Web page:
The co-defendant had purchased the fork-lift in a lease-back arrangement with the employer and the evidence revealed that this co-defendant also maintained a site on the employer’s premises to provide maintenance to the machines. The jury was not aware that this co-defendant had settled. The defendant manufacturer maintained that the co-defendant, a sophisticated purchaser, was in a particularly good position to ascertain if the back-up alarms were necessary and that if such a device was required, it should have ordered it when purchasing the fork-lift. The plaintiff countered that the co-defendant did not participate in the decision as to the features to purchase and that such decisions were made by the employer. The plaintiff further established that the defendant manufacturer did not provide any information to the end consumer as to the criteria to consider when making such a decision and maintained that if the defendant manufacturer’s position that the end user must make such a determination was accepted, it was clear that such information should have been provided. The defendant maintained that the co- defendant was a sophisticated company and would be aware of the criteria to consider. The plaintiff countered that the defendant sold fork-lifts for use by both sophisticated and unsophisticated entities and contended that in view of the absence of such information, its position that the end user must make the determination as to the necessity of the alarm system should be significantly questioned The plaintiff’s plastic surgeon related that the plaintiff sustained a severe degloving injury to the heel and sole of his foot which entailed the loss of most of the soft tissue as well as the skin in the bottom of the foot. The plaintiff contended that such an injury occurred when his foot was elevated slightly as he was stepping back and was struck. The plaintiff’s plastic surgeon related that several skin graft procedures were required in which skin was grafted from the thigh. The expert related that the procedure was only partially successful because of the skin at the donor site is thinner than the sole and heel. The plaintiff related that he suffers ulcerations which range from the size of a dime to a quarter when he walks more than a relatively short distance and the plaintiff indicated that he suffers the smaller ulcers more frequently than the larger ones.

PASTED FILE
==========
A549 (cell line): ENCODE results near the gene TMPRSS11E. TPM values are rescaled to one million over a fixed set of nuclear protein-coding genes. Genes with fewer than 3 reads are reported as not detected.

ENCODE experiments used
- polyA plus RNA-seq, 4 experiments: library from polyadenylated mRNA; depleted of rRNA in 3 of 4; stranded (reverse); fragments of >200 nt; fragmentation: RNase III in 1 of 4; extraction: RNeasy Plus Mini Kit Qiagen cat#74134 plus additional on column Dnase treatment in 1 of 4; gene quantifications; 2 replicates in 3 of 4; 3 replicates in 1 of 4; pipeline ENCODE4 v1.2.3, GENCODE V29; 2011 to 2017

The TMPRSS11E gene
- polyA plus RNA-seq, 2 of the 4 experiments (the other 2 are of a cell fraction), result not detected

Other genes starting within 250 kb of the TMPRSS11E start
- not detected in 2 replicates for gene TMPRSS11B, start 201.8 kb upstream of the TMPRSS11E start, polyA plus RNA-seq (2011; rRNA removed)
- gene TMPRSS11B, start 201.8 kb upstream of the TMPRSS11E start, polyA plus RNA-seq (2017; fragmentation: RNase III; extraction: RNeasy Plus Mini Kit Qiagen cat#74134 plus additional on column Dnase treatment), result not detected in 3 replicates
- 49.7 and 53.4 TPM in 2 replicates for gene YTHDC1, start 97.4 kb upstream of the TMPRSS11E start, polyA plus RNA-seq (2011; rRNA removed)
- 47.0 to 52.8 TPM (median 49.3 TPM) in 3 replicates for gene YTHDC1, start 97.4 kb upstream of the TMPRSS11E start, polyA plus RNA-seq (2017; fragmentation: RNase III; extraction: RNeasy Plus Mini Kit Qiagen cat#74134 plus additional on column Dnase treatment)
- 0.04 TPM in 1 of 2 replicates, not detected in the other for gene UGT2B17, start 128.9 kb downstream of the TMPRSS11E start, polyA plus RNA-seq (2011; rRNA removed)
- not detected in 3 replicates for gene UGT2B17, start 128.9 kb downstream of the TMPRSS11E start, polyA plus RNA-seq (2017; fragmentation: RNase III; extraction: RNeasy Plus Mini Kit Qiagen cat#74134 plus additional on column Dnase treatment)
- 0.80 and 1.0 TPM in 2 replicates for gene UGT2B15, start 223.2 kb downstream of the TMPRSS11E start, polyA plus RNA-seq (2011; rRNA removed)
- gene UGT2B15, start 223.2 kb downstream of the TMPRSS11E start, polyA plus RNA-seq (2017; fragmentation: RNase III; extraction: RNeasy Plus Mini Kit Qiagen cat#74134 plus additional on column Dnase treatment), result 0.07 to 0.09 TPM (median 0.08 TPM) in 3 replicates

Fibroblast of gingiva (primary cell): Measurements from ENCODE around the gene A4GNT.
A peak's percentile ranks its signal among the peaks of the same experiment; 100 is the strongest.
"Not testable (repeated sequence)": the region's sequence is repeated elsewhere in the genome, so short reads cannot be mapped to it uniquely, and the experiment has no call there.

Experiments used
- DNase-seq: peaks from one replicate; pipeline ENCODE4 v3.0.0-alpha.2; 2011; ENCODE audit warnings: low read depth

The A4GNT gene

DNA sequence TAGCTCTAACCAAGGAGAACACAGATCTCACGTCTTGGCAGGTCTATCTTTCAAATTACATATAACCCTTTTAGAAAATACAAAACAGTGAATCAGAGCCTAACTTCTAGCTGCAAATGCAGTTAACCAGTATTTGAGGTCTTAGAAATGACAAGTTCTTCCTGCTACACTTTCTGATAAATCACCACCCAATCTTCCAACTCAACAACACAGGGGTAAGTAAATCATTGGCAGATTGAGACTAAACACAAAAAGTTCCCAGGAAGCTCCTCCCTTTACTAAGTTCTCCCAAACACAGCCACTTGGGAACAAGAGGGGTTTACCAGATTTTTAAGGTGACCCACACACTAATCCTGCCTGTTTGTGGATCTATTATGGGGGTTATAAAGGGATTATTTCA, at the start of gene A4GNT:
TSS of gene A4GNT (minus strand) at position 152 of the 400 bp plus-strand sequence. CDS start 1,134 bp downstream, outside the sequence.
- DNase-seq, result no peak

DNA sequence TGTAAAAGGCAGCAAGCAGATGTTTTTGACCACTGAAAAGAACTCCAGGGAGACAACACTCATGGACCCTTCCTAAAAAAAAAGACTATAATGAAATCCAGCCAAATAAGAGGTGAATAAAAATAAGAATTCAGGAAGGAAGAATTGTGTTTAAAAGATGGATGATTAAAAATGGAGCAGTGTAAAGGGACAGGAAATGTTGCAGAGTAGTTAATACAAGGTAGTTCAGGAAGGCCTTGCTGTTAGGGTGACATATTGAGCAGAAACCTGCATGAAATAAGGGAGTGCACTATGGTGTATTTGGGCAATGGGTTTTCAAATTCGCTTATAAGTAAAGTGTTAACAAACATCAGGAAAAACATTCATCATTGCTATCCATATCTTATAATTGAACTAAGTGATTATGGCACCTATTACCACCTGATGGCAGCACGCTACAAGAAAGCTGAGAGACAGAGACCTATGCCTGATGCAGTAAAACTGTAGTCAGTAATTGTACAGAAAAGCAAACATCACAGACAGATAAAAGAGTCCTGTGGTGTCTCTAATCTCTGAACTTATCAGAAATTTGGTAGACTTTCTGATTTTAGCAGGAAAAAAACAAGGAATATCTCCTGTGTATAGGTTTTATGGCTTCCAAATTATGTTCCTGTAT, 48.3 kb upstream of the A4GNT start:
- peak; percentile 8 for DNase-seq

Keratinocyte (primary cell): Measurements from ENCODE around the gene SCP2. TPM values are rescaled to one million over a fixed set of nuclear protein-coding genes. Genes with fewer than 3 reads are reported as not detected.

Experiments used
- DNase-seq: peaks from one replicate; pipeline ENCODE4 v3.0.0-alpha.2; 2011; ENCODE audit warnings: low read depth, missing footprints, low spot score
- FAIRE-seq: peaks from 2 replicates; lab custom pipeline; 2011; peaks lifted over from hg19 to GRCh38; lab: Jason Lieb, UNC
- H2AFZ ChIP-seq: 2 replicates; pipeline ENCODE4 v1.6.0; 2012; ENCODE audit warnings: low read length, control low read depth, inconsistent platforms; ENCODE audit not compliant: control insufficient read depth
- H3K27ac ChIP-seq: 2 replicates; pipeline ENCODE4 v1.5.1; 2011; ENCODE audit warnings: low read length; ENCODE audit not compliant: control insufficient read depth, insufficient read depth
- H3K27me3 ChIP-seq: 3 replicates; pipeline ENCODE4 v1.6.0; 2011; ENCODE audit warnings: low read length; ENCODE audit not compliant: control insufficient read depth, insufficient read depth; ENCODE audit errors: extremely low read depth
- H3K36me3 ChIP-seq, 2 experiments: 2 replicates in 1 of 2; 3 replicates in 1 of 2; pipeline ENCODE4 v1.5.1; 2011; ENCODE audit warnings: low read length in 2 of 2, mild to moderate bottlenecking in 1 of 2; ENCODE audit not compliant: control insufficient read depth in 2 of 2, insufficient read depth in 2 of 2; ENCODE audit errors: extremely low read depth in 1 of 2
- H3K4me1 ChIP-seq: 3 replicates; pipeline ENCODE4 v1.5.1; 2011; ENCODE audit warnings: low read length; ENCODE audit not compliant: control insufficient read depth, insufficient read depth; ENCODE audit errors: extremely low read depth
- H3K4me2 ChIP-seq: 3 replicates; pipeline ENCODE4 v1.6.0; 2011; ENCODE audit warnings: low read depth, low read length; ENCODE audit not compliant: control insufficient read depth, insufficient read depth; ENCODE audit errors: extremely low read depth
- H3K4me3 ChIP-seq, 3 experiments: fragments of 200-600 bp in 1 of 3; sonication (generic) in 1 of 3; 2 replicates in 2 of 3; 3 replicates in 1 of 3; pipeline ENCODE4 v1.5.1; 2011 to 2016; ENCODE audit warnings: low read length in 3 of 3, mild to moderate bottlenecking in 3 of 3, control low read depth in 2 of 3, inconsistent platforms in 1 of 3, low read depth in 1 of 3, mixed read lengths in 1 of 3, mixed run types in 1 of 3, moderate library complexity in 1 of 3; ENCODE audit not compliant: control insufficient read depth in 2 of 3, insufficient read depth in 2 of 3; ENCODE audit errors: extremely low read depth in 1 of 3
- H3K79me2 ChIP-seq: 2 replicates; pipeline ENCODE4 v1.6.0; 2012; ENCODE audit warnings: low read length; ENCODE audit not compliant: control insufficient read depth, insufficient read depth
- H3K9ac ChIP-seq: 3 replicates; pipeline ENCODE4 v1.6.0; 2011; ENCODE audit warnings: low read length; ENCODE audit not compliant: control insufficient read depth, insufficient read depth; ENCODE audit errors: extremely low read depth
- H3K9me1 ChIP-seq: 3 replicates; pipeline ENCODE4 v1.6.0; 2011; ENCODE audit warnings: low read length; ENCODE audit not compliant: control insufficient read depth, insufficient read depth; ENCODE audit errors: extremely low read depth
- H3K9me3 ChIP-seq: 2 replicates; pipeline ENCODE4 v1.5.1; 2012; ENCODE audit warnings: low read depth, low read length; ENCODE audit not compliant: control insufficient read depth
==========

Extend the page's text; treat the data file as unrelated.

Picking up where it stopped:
The plaintiff indicated that such painful ulcers occur when he walks as little as 1/2 to 1 mile or spends too much time on his feet. The plaintiff’s physician testified that the plaintiff will permanently suffer such ulcers.

The plaintiff testified that he attempted to return to work approximately seven months after the accident, but could not continue because of the extensive amount of time a plant supervisor is required to spend on his feet. The plaintiff, who was 67 at the time of the trial, contended that the injury occasioned $________ for seven years past lost wages. The plaintiff indicated, however, that he would have retired at age 65 even if he had not been injured. The plaintiff testified that he had planned on traveling and touring extensively during his retirement and has been forced to significantly limit such plans because of the pain caused by extensive ambulation, and argued that the jury should consider that he has been deprived of the ability to fully enjoy his retirement years. The jury found the defendant manufacturer 75% liable, the settling co-defendant 25% negligent and rendered a gross award of $________, which was molded accordingly. Plaintiff’s expert engineer: Matthew Burkart from South Hampton, Pa. Plaintiff’s plastic surgeon: Howard Caplan from Paoli. Defendant’s in-house expert engineer: Thomas DeBuhr from Mentor, Ohio. Heverley vs. Caterpillar Industrial Inc., et al. Case no. Nov. ________ no. ________; Judge M. Joseph Melody, Jr. 6-18-90. Attorney for plaintiff: Peter J. Hart; Attorney for defendant manufacturer: David Sandel.